|Publication number||US4710167 A|
|Application number||US 06/865,412|
|Publication date||1 Dec 1987|
|Filing date||21 May 1986|
|Priority date||21 May 1985|
|Also published as||CA1265965A1, DE3670447D1, EP0203633A1, EP0203633B1|
|Publication number||06865412, 865412, US 4710167 A, US 4710167A, US-A-4710167, US4710167 A, US4710167A|
|Original Assignee||Applied Precision Limited|
|Export Citation||BiBTeX, EndNote, RefMan|
|Patent Citations (5), Referenced by (55), Classifications (7), Legal Events (7)|
|External Links: USPTO, USPTO Assignment, Espacenet|
The invention concerns a device for total implantation in an accessible subcutaneous zone of a patient's body representing a chronic injection site for a liquid (and essentially therapeutic) substance.
The recent technique of implantation sites comprises a local anesthesia procedures wherein an injection chamber is placed below the subcutaneous tissue in such a manner that this chamber is accessible through the skin; this chamber is connected to a catheter which feeds the substance directly to the applicable area of the body. These injection sites may remain over a long time within the body of the patient and make it possible to eliminate repeated intravenous, intra-arterial, intra-rachidic, cerebral intraventricular or intraperitoneal injections and to replace them by simple subcutaneous injections.
A first type and presently commercially available device injects each time one dose of therapeutant (hereafter denoted by "embolus"). These devices include a rigid disk, especially one made of stainless steel over which there is an elastic silicone membrane acting as a deforming cone; the injection chamber a volume inside of this dome and communicates with a catheter. During the implantation, the dome is directed toward the skin line so as to be accessible on one hand to an injection needle and on the other hand manually through the skin.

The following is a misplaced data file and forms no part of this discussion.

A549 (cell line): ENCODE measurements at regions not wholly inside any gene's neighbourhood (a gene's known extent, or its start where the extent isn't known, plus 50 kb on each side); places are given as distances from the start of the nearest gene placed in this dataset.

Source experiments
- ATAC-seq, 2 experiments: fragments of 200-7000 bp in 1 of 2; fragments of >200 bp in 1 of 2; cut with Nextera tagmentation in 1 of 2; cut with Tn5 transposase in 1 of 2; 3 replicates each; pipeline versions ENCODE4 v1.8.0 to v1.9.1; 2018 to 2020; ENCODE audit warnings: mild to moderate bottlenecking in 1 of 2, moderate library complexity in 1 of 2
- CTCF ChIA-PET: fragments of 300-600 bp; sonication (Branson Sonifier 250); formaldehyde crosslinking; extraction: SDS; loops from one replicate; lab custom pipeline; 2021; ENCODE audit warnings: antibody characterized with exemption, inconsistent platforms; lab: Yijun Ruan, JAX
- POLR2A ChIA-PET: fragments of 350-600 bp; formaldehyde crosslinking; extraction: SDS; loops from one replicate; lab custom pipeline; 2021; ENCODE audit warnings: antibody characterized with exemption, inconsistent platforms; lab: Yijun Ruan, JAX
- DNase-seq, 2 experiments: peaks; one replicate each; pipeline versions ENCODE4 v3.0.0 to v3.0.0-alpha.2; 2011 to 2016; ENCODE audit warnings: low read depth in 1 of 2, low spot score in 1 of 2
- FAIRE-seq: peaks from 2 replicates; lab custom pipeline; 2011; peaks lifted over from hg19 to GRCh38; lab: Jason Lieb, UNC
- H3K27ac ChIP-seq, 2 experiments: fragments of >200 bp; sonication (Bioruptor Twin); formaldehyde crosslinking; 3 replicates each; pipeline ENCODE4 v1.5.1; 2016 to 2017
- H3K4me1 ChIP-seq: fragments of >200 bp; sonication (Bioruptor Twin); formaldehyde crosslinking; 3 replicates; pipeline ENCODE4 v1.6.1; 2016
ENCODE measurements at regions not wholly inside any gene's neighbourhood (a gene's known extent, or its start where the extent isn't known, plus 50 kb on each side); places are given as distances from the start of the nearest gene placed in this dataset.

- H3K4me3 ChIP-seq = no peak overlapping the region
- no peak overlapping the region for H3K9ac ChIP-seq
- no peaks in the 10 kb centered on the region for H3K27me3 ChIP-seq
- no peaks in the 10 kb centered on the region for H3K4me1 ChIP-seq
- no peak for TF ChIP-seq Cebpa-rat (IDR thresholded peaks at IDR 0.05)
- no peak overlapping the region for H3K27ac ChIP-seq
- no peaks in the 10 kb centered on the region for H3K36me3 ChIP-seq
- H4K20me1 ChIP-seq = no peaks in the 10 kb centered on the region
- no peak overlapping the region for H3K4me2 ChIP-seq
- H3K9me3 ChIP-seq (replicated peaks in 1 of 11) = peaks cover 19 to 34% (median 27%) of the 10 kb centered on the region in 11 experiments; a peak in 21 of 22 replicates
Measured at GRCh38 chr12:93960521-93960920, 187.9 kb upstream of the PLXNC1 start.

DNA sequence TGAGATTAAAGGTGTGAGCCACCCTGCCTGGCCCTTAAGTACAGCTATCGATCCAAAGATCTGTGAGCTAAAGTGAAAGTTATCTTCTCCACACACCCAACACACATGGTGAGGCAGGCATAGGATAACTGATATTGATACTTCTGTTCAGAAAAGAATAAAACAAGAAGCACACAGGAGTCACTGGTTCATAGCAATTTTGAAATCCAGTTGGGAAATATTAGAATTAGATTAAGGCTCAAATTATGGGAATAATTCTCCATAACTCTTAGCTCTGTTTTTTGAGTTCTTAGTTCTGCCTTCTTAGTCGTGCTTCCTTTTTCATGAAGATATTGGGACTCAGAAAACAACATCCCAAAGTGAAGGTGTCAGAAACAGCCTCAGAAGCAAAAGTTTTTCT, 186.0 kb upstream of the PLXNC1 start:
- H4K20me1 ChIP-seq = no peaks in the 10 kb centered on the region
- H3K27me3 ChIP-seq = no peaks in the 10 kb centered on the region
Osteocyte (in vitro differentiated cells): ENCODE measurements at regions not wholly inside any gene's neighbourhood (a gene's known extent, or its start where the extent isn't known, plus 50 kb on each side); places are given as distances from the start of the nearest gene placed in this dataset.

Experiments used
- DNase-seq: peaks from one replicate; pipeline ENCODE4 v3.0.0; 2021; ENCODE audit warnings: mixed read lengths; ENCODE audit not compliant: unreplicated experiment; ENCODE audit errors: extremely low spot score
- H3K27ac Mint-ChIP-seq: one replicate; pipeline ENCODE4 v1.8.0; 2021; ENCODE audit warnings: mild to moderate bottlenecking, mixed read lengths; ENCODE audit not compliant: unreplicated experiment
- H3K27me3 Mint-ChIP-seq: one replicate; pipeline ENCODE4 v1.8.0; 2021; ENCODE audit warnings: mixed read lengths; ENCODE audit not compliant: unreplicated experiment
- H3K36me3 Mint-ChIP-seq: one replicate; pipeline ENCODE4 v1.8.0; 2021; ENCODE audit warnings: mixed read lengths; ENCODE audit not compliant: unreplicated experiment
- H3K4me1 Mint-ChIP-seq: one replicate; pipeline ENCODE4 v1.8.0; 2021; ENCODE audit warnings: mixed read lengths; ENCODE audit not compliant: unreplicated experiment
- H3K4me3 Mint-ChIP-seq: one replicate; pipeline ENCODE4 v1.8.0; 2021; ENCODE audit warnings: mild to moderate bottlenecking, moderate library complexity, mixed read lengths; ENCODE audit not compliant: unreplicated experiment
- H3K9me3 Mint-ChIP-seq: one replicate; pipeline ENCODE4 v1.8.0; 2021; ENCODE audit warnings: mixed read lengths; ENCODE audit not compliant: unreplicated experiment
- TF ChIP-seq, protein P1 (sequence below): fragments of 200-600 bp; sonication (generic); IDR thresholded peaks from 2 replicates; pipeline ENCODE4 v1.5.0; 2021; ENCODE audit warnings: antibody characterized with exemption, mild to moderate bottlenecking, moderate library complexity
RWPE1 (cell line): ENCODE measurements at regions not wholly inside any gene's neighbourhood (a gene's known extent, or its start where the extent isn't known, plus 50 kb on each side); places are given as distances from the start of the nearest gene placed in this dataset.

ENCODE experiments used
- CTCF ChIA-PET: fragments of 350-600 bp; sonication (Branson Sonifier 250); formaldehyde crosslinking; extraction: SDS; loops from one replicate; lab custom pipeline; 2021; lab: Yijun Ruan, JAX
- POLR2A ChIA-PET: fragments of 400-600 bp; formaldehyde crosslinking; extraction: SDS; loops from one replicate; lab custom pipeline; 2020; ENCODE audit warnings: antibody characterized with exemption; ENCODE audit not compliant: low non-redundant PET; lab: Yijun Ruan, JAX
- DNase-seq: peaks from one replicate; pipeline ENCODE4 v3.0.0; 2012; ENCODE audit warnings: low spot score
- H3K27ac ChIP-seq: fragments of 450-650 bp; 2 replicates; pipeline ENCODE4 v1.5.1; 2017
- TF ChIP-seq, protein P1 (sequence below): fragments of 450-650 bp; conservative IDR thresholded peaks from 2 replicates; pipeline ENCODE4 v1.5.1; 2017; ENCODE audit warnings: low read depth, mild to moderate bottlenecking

Following implantation, this type of device is made operative by passing a needle mounted on a syringe through the membrane in order to feed the therapeutant to the inside of the deforming dome constituting the chamber (the metal disk sealing the chamber acting as a stop against the tip of the needle), and thereupon, after the needle has been withdrawn, the elastic dome is manually pressed through the skin in order to expel the therapeutant dose toward the catheter.
However devices of that kind incur several drawbacks. In the first place, they only allow injecting emboli by units and are inappropriate for long-term perfusions. This is so because the elastic dome of the device is unfit to keep stably in place a perfusion needle. Further, these devices have a relatively short service life because after several hundred injections, the elastic dome becomes the seat of micro-infiltrations: thereupon the device must be changed, and surgical intervention again is required. Also, such devices suffer from the major drawback that the embolus in the injection chamber formed by the deforming dome is never wholly expelled into the catheter when the operator manually presses on the dome no matter how much care is being expended; the variable slight amount of residual therapeutant in the dome after the pressure was exerted degrades the accuracy of the injected dose and in some treatments that may be highly prejudicial, especially when administering such active ingredients as opiates neuro-mediators, antimitotics, which require accurate dosage.